Digitalisation has been at the heart of computer simulations of materials and molecules ever since such methods were invented more than half a century ago. But materials modelling can achieve so much more: prediction of new materials and functionalities, interpretation, characterization, speedup, "understanding", ...
In this session we will discuss the virtues and hurdles of materials modelling and its likely future impact in different application fields. How valuable are really all those capabilities listed above to industry and society? Will data-driven approaches rule, and physics-based rules decline? Is materials modelling results trusted today – by industry, by experimental academicians?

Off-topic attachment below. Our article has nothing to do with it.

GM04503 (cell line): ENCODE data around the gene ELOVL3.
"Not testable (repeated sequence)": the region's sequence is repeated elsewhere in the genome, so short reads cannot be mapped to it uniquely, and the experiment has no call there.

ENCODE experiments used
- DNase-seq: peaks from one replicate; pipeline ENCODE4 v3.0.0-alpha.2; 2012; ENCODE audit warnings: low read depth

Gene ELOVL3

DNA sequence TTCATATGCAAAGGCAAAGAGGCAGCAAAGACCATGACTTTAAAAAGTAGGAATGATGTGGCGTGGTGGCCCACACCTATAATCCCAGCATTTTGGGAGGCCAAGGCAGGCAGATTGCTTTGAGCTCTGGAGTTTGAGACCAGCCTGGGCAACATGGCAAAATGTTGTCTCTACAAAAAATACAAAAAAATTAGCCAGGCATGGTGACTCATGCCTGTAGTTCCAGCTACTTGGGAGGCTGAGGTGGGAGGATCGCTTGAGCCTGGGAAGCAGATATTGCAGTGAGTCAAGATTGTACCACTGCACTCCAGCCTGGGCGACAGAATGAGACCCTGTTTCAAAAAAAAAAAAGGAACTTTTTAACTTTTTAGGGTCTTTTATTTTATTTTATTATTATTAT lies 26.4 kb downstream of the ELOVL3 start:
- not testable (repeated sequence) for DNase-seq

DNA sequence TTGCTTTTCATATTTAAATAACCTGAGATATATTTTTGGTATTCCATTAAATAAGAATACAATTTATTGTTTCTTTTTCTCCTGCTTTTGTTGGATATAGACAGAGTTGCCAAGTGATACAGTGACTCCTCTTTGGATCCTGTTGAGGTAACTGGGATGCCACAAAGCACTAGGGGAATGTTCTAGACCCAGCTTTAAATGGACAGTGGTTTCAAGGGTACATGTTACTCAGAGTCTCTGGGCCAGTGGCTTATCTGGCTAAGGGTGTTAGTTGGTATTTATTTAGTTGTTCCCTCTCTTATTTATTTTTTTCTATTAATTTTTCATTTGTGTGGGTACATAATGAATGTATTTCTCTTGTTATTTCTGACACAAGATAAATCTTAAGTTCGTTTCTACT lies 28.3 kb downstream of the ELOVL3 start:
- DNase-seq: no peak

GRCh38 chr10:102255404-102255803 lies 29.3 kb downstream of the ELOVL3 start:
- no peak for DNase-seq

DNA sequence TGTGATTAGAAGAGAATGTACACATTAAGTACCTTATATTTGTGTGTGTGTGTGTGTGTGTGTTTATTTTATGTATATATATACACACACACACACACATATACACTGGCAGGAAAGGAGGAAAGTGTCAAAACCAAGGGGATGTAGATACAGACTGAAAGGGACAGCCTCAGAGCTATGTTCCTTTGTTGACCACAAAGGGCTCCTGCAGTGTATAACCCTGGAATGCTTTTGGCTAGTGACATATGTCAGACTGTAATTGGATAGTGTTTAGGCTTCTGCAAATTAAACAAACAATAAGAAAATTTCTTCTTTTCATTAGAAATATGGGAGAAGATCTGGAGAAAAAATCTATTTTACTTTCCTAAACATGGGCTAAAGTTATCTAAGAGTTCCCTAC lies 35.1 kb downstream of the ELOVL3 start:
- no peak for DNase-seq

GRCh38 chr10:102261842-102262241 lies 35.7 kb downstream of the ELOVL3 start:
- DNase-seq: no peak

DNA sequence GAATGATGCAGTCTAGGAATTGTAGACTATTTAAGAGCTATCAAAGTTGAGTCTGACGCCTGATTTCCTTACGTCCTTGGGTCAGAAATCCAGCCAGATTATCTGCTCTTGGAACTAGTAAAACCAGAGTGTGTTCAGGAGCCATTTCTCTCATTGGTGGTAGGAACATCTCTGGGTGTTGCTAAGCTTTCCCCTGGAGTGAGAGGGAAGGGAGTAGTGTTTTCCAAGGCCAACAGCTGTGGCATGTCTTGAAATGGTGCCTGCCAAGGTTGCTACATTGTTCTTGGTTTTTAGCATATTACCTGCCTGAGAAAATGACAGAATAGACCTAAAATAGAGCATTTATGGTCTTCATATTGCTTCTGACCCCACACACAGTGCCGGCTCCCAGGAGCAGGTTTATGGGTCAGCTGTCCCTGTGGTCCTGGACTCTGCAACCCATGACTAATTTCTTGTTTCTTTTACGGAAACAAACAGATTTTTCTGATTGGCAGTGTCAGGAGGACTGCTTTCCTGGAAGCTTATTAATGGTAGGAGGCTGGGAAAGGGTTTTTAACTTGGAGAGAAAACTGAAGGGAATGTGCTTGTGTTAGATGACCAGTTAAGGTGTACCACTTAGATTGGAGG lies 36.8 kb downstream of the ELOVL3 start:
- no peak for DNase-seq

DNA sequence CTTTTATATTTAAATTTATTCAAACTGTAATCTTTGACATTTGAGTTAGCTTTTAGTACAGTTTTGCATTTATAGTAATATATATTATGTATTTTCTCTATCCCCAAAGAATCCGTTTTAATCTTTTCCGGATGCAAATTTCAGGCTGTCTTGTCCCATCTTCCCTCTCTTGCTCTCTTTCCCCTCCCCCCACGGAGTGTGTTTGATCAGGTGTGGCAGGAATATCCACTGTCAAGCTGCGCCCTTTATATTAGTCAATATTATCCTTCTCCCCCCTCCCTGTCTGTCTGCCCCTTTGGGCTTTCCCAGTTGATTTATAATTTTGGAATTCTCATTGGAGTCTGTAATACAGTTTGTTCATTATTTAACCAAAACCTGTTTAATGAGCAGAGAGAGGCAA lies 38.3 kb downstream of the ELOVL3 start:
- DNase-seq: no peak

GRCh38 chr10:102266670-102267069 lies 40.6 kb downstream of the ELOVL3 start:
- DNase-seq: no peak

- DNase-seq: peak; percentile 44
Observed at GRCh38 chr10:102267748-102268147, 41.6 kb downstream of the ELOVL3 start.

The session will focus on modelling at the electronic, atomistic and nano-scale levels but how to link them to the more macroscopic scales and to the real world is also central.
Computational Chemistry: An Industrial Perspective
by Misbah Sarwar (Johnson Matthey, UK)
Measure what’s easy to measure, calculate what’s easy to calculate, use AI to fill in gaps
by Felix Hanke (Biovia R&D, Dassault Systems UK Limited , UK)
Digitalization of materials processing: the case of battery manufacturing
by Alejandro Franco (Université de Picardie Jules Verne, FR)